The horrific gang rape of a 16-year-old girl is roiling Canada. It’s suspected that she was drugged at a rave on Saturday and then assaulted in a nearby field by a group of males. Truly adding insult to injury: The attack in Pitt Meadows, B.C., was photographed and videotaped — and the evidence was then published on Facebook by one of her alleged attackers. The photos and video “have been viewed, shared, saved and reposted numerous times,” an official told the Vancouver Sun. The images are spreading like wildfire, and it’s impossible to contain.
This is the typical predicament law enforcement faces when it comes to online child pornography: Once it’s out there, it’s usually out there for good. The digital trail is just too difficult to trace. We’ve seen a similar thing with teen “sexting.” A boyfriend gets angry when his girlfriend breaks up with him, so he texts a naked photo of her to all his buddies, they send it to all their buddies, and so on and so forth. In the end, it’s hard to know just how many people have seen the image and where it’s ended up.
This reminds me of reports earlier this year about a woman who goes by the pseudonym Amy: Her uncle sexually abused her as a little girl and circulated the photographic evidence in child porn circles. Now she’s calling for damages from anyone caught with images of her abuse; so far, her photos have shown up in more than 800 child porn prosecutions. In a letter to the court, she wrote: “It is hard to describe what it feels like to know that at any moment, anywhere, someone is looking at pictures of me as a little girl being abused by my uncle and is getting some kind of sick enjoyment from it. It’s like I am being abused over and over and over again.”
The same could also be said about the images of the alleged gang rape. The major difference here is that the material is being distributed via a mainstream website. For the most part, these are not pedophilic child pornography collectors; many of the distributors are teenagers themselves. This of course has many adults asking that age-old question: What’s wrong with kids these days? I suspect there are a couple explanations that do not require us to label “kids these days” as amoral animals. No. 1 on my list is, of course, the culture of victim blaming. According to one report, “only hours after disturbing pictures were posted on Facebook, teens were already suggesting the victim was a willing participant and asked for it.” This “othering” response allows people to mentally guard themselves against the possibility of ever being a victim themselves; it’s what’s known as the “just-world phenomenon” (and, ironically, it creates a less just world).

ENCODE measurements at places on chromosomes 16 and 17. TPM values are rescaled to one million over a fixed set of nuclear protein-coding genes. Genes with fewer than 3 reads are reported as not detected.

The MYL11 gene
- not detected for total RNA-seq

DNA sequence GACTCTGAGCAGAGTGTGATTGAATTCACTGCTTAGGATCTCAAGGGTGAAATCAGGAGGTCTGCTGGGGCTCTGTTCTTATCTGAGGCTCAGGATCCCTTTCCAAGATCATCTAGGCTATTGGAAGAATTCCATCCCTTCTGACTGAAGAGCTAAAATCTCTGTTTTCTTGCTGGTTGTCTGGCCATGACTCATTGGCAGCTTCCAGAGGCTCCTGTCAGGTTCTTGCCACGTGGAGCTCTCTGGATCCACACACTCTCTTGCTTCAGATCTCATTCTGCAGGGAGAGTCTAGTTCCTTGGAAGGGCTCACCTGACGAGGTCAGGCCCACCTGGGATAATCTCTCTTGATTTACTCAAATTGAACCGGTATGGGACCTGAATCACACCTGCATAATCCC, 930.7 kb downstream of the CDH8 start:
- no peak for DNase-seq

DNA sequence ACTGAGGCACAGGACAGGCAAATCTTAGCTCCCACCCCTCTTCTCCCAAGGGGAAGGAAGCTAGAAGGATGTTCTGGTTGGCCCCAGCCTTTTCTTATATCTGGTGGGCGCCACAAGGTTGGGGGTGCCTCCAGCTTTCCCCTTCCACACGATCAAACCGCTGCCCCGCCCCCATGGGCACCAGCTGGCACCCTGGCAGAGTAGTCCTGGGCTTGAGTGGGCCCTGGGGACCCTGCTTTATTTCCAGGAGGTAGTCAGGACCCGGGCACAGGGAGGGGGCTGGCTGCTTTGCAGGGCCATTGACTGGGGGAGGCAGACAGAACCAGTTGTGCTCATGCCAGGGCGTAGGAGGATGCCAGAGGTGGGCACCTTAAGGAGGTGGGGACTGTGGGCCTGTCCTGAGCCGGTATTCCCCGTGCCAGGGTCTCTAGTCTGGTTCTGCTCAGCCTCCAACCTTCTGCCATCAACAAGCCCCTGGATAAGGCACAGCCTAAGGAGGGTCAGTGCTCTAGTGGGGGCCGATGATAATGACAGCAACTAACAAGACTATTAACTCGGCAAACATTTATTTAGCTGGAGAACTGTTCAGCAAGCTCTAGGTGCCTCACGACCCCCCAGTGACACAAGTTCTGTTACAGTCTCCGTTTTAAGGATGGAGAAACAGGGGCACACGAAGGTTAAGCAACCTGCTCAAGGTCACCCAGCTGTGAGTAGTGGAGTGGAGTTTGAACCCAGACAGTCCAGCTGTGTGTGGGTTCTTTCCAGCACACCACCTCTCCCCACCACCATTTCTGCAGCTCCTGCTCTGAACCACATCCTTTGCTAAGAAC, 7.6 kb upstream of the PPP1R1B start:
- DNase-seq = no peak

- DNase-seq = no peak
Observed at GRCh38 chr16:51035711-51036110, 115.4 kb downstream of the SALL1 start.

Of course, the other defining element here is the Internet. The Web allows us to share videos — whether it’s a crazy cat trick or footage of someone’s death — with very few keystrokes, and often very little thought. These kids have grown up in the age of “Two Girls One Cup,” a coprophilic video that rose to viral status thanks to the utter horror that it inspired in viewers. There are legion examples of even journalistic videos and photographs that have whipped around the Web specifically because they are horrifying — think of the Neda Agha-Soltan video, for example. These sorts of images are the norm. We have access to them, they exist, and so we view them — duh. Carry this view a little further and it isn’t hard to understand how even a nonsociopathic teenager might opt to view a photo of a girl’s rape, or even send it along to a friend. This is so often how we share things, good and bad; we hit “forward” or “re-tweet” or “like,” etc. Technology offers us a sense of privacy, and detachment, even as we’re sharing these things with the entire Web. The online mentality is one of entitlement and total freedom, no one has ownership over anything (just ask record label execs). I would venture to say that it hasn’t even occurred to many of the kids — the ones who are not, you know, patently evil — that they are violating this girl themselves.